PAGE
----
She makes me feel all the things. (And now, a gratuitous cute baby pic!)

margot louise

Despite my best attempts, the blog has largely been ignored. I’ve been cooking and eating and eating and cooking. (If you don’t believe me, peep my Instagram feed.) I just haven’t written a darn thing. I warned you this might happen, and I had every intention of proving myself wrong. It turns out that I was right all along.

I’ve made this pickled nectarine and burrata salad at least 3 times this summer (and have been meaning to post the recipe for weeks!). The grocery store next to my house started carrying burrata cheese and I have very mixed feelings about this development. The problem is that burrata is so incredibly delicious and I want to eat it all the time. However, burrata ain’t cheap. You’ve heard the expression “champagne taste on a beer budget”? Well, I’d like to change that expression to “Burrata taste on a Velveeta budget”. I love me some burrata cheese, but my wallet does not.

That being said, this salad is totally delicious and the creamy burrata mixed with the pickled nectarines is OUT OF THIS WORLD. The cheese is worth every penny. (Note: if you can’t find burrata cheese or would like a more affordable substitution, fresh mozzarella would also work nicely in this salad!)

So, soak up the last of summer while you still can. Buy all the nectarines and all the burrata cheese and eat this salad every night of September. (Ok, that might not be the reasonable choice. However, I implore you to make this salad while nectarines are ripe and in season. Get on it!)

pickled nectarine and burrata salad |

Pickled Nectarine and Burrata Salad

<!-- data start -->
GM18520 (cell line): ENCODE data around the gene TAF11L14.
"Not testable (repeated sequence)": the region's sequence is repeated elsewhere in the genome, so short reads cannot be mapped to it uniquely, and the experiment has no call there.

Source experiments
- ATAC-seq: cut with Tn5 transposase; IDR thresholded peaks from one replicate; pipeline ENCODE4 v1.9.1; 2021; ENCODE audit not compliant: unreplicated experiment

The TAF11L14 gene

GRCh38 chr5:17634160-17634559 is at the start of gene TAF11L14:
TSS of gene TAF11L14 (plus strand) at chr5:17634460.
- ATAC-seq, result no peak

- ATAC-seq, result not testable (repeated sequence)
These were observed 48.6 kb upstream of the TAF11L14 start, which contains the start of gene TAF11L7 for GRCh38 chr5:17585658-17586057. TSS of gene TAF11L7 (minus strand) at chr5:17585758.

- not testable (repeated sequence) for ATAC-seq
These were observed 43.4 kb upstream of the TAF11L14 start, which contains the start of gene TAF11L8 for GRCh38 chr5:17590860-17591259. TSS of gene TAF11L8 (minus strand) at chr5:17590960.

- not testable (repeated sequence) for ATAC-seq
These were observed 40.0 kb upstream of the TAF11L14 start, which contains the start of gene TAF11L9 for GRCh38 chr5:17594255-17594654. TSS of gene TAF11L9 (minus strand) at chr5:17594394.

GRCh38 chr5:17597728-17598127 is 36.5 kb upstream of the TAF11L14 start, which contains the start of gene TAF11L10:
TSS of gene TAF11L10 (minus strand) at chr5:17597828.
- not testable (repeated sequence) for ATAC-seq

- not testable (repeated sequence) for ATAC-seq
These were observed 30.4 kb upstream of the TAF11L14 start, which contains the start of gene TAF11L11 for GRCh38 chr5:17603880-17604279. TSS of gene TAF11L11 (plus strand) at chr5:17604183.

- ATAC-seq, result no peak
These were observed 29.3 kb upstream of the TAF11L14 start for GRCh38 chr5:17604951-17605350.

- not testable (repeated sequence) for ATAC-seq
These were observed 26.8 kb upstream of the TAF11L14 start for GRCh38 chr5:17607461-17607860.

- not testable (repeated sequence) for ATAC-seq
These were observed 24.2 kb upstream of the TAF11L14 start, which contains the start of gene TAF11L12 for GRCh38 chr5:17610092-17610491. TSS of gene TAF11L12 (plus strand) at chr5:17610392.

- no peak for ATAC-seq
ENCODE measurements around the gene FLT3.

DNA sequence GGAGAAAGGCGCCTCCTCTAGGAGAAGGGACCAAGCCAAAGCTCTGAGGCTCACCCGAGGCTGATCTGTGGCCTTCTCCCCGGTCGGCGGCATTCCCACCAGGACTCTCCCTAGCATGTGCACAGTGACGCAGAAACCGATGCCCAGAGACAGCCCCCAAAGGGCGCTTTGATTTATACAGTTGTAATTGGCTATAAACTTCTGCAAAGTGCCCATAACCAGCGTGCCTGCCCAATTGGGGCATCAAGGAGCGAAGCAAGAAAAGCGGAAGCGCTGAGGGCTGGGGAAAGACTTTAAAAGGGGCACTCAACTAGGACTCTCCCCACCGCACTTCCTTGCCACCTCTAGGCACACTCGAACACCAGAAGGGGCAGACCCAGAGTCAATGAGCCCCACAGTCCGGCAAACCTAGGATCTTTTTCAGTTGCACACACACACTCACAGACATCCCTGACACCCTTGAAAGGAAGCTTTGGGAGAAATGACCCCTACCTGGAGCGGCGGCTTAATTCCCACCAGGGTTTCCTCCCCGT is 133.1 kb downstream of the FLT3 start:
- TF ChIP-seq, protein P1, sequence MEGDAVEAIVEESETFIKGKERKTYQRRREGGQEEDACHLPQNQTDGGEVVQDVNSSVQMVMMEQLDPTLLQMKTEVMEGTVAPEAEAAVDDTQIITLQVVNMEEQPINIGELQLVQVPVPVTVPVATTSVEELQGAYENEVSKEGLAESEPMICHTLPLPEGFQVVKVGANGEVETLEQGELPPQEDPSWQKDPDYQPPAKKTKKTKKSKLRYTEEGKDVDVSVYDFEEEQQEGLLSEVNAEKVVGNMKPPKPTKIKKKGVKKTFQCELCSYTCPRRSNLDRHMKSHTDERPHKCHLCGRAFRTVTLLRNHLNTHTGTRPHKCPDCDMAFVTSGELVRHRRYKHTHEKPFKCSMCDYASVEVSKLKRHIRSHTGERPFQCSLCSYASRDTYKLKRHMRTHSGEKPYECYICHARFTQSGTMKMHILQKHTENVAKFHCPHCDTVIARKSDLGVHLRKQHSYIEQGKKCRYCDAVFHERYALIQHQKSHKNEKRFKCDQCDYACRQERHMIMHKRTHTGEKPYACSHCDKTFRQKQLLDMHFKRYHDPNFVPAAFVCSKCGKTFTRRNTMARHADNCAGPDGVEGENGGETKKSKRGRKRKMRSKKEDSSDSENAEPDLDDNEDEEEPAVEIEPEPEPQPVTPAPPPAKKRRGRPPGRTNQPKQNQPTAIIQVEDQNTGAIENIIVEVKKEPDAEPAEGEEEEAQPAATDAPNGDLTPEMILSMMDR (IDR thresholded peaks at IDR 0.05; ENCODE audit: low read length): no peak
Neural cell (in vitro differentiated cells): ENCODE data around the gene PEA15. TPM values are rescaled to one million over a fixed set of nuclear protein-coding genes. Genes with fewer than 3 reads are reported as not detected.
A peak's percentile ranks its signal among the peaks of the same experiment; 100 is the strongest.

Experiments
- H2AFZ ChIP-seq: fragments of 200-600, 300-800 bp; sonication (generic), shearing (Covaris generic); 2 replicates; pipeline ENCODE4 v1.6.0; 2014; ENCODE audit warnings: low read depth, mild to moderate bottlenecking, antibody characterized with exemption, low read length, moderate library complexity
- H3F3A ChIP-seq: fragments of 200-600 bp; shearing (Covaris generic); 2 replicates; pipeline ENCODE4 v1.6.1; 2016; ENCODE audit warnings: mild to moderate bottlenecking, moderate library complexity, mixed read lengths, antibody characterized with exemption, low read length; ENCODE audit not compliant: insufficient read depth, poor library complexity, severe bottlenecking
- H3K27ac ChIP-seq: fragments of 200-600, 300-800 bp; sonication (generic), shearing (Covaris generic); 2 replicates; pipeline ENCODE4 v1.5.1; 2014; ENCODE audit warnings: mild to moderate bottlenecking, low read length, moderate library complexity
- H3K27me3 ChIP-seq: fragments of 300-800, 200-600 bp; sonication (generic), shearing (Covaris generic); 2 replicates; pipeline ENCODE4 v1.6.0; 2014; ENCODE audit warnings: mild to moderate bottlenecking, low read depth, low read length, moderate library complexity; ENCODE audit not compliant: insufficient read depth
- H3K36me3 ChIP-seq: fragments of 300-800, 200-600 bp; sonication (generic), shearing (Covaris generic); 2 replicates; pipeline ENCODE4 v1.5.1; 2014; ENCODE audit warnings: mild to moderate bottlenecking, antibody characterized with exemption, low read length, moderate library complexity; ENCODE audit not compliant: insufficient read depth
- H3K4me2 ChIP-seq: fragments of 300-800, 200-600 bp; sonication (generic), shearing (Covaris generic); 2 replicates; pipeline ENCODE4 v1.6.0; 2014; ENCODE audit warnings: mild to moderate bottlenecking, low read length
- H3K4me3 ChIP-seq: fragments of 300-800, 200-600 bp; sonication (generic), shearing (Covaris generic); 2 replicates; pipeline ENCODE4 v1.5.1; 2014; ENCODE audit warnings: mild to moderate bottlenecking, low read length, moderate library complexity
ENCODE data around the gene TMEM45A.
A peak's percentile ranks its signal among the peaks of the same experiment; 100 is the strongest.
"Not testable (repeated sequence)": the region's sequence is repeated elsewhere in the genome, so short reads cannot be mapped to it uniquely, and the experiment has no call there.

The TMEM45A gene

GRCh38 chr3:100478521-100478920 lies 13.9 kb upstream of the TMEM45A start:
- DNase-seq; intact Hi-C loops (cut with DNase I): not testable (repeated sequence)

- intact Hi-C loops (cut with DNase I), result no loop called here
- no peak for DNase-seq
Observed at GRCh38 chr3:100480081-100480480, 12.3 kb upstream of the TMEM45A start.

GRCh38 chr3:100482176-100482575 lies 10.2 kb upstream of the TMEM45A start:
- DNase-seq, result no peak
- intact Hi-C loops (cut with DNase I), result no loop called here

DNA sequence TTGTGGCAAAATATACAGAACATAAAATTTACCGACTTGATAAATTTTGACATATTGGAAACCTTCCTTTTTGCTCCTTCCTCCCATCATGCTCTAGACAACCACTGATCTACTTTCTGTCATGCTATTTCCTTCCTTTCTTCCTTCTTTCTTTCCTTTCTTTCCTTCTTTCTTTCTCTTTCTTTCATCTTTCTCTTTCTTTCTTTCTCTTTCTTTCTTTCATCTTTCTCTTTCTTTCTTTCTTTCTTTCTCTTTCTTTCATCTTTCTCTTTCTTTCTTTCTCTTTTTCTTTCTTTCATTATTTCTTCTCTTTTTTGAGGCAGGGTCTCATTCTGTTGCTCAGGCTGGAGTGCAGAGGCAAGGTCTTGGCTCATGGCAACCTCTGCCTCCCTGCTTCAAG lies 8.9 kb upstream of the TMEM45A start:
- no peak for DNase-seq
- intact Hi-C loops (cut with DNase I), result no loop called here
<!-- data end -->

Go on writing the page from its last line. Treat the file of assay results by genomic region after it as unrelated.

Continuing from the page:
Serving Size: Makes 2 plated salads


  • 2 nectarines, thinly sliced
  • 1/4 small red onion, thinly sliced
  • 1/4 cup white wine vinegar
  • 1 teaspoon sugar
  • Sea salt and freshly ground pepper
  • 1/4 teaspoon nutmeg
  • 2 cups arugula
  • 1/2 cup fresh mint
  • 1/2 cup fresh basil
  • 2 tablespoons olive oil plus more for drizzling
  • Fresh urrata cheese


  1. Mix together vinegar, salt, pepper, sugar and nutmeg. Combine nectarines and red onion in a small bowl and pour vinegar mixture over the fruit. Set aside and let sit for 15 minutes to an hour.
  2. Drain nectarines and onions (reserve liquid). Combine the fruit and onions with arugula, mint, and basil. Mix 2-3 tablespoons of pickling liquid with 2 tablespoons of olive oil. Taste and adjust seasonings as needed. Toss the arugula and nectarine mixture with the dressing.
  3. To plate, place a small portion of burrata in the center of a shallow bowl. Arrange salad around the burrata cheese. Drizzle with a bit of extra olive oil or dressing. Season with salt and pepper, if needed. Serve with crostini or crusty bread.

 Recipe adapted from Epicurious


Shredded Brussels Sprout Caesar with Bacon

The first time I made this Brussels sprout Caesar salad was for Thanksgiving dinner. I posted a photo of the salad on my Instagram feed, and a couple of people asked if I’d be sharing the recipe. I responded with a resounding yes, and let them know that I’d be posting the recipe the following week.

That was 3 months ago. (But who’s counting?!?)

As I’ve said time and time again, this business of having a baby is time consuming. It’s completely awesome, but it takes every spare ounce of energy that I can muster. And when I do finally get a few moments to myself, I have to use that time very wisely (i.e. working on projects for my clients, taking a shower, doing laundry, etc.) The ole blog tends gets left in the dust.